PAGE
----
2020 is here and we are naturally now awash with ‘trends’ articles, telling us what to look out for in pharmaceutical communications, and how to do our jobs in the best way possible this new year.
While we often think a trends article is going to be a great read, it can sometimes be disappointing, with a focus on tactical trends that just skim the surface. There’s nothing wrong with keeping up to date on the latest technology that can make a campaign really buzz, but sometimes it is worth taking a step back and thinking about what is really changing year to year.
What has changed the context within which we work? After all, a trend by definition is a flash in the pan. And of course we aren’t just entering a new year but a new decade. So it is the perfect time to take stock of where we are in our industry right now.
A new generation
The most significant change for communicators in any field is the emergence of a new generation. The digital native Generation Z (otherwise known as the ‘centennials’) is now reaching adulthood and independence, entering the workforce and starting to engage with health services. The centennials are markedly different from their predecessors, the millennials.
Unfortunately, many in industry have been slow to adapt their communications practices to suit millennial audiences, so now the pressure is really on to make sure that audience targeting keeps up.
While there is some evidence to show that the reputation of pharma with the public has been picking up in recent years, the impact of the Orkambi story last year has had an impact. The fact that Jeremy Corbyn felt emboldened to make political capital out of the industry with the launch of ‘Medicines for the Many’ at a 2019 conference and the ‘Public Health before Private Profit’ strapline is testament to that.
Moreover, many of the Labour Party policies were supported by a majority of the population, including voters who would typically vote Conservative. One suspects that Generation Z would have been overwhelmingly supportive of the Labour position. With switched-on centennials keeping watch on the organisations they want to engage with, trust is set to remain an issue.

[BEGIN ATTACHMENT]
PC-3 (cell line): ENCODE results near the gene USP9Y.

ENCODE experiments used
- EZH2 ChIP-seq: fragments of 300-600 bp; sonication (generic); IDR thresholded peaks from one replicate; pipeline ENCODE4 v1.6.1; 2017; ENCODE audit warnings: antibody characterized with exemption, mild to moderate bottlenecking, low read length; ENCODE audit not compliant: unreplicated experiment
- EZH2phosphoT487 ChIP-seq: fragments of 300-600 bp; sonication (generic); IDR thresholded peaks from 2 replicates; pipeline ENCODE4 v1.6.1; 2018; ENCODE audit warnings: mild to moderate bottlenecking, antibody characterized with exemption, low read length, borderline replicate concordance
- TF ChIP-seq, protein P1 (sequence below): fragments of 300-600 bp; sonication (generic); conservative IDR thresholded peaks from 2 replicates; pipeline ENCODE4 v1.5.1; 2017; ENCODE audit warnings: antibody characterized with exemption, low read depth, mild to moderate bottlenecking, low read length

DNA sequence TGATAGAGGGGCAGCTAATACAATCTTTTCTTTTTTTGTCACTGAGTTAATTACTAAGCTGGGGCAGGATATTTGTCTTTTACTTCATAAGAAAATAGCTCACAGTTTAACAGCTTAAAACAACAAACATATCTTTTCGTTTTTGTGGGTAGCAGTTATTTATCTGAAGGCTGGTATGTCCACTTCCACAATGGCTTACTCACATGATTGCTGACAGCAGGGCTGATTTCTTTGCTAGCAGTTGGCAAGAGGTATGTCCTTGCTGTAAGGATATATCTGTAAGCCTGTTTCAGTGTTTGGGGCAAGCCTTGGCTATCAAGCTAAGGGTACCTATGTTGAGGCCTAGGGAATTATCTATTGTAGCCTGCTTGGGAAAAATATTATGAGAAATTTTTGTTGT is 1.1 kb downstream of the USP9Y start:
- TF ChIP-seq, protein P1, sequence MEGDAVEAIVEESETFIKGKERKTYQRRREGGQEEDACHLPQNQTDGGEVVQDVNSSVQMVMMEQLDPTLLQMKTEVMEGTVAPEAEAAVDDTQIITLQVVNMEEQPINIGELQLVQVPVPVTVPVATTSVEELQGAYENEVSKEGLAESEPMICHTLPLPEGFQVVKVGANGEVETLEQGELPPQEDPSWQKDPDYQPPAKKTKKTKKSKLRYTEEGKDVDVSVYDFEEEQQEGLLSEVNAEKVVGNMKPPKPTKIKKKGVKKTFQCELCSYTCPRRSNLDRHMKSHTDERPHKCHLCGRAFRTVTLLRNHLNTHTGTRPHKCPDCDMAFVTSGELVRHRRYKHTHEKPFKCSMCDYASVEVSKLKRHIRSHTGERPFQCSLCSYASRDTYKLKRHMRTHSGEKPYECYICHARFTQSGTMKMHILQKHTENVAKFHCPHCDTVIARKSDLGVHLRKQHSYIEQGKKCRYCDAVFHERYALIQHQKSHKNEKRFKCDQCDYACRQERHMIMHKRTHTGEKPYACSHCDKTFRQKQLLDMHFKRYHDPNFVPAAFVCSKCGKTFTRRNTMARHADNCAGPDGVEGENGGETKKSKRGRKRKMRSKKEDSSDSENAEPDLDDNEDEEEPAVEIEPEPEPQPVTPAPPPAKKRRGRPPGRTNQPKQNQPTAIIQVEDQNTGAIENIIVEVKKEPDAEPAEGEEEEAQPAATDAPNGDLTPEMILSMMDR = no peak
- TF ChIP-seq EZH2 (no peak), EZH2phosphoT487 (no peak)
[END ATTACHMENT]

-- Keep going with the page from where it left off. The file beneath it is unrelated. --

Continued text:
Pharma needs to demonstrate that it is a force for good. For Generation Z, a company’s actions must match its ideals, and while this is a generation more pragmatic in many ways than the previous one, what is important is standing up to scrutiny and not claiming to be something you are not.
The climate decade
There is little doubt that the ‘20s are to be the climate decade, and communications functions within pharma and supportive agencies have to factor this into external and internal, proactive and (importantly) reactive plans.
There is a real opportunity for pharma to demonstrate what it is doing to invest in the future health of the planet, but just as important is to demonstrate an awareness of the issues, and show that solutions are being genuinely sought.
‘Organisations should look at their communications every time there is a generational shift – the art of telling the right (and true) story, to the right people, in the right way is what communications means now’
Engagement, rather than one-way broadcasting, is key here and a critical way to win the support of younger audiences. The way this is handled represents a make-or-break situation for pharma in the battle to retain the public’s trust.
Strategy, craft and creativity are required when communicating about climate change, but also when talking about individual people’s lives. Patient-focused campaigns and cause-related marketing programmes are also under scrutiny.
They have to be authentic to win the day and authenticity shines in a campaign produced with a genuinely patient-centric organisation that has committed to a co-design process with patients and their representatives. One change we have noticed at the end of the ‘10s is that patient organisations are growing more confident in their requests for genuine commitments to co-built partnerships.
It’s a hugely positive change, but requires skill from an agency to manage the execution.
The prevalence of patient story-led campaigns means that we also now have to push that little bit harder to capture people’s attention, to make a meaningful contribution to people’s lives, and certainly to pique the interest of editors. But with deftness of approach, and the right creative and crafting skills on board, the opportunity is there to support and validate patients and make a real difference to their lives.
The advocacy landscape
The other side of the communications coin for us lies with our policy and parliamentary work. Understanding of the parliamentary and policy environment is critical. Most important is an understanding of how this interplays with the consumer world. Our best campaigns happen when we look at all audiences together, and integrate our public strategy with our public affairs approach.